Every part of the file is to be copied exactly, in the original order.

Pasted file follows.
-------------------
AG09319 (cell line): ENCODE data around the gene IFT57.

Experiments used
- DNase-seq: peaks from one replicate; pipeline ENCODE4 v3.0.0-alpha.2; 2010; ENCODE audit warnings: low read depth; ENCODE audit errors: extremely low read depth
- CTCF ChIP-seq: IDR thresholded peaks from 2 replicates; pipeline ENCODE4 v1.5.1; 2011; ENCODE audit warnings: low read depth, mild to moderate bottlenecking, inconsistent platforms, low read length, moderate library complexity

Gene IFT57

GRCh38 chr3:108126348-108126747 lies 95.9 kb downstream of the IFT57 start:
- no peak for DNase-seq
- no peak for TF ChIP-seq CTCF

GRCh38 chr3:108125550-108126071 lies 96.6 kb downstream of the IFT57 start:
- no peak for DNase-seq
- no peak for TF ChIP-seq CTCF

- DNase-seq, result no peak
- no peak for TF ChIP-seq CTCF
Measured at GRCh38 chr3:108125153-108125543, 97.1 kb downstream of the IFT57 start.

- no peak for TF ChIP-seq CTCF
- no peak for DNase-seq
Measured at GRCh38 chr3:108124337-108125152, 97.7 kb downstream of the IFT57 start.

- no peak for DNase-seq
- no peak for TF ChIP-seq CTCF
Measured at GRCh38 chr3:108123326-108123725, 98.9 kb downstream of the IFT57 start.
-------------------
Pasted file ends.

AG09319 (cell line): ENCODE data around the gene IFT57.

Experiments used
- DNase-seq: peaks from one replicate; pipeline ENCODE4 v3.0.0-alpha.2; 2010; ENCODE audit warnings: low read depth; ENCODE audit errors: extremely low read depth
- CTCF ChIP-seq: IDR thresholded peaks from 2 replicates; pipeline ENCODE4 v1.5.1; 2011; ENCODE audit warnings: low read depth, mild to moderate bottlenecking, inconsistent platforms, low read length, moderate library complexity

Gene IFT57

GRCh38 chr3:108126348-108126747 lies 95.9 kb downstream of the IFT57 start:
- no peak for DNase-seq
- no peak for TF ChIP-seq CTCF

GRCh38 chr3:108125550-108126071 lies 96.6 kb downstream of the IFT57 start:
- no peak for DNase-seq
- no peak for TF ChIP-seq CTCF

- DNase-seq, result no peak
- no peak for TF ChIP-seq CTCF
Measured at GRCh38 chr3:108125153-108125543, 97.1 kb downstream of the IFT57 start.

- no peak for TF ChIP-seq CTCF
- no peak for DNase-seq
Measured at GRCh38 chr3:108124337-108125152, 97.7 kb downstream of the IFT57 start.

- no peak for DNase-seq
- no peak for TF ChIP-seq CTCF
Measured at GRCh38 chr3:108123326-108123725, 98.9 kb downstream of the IFT57 start.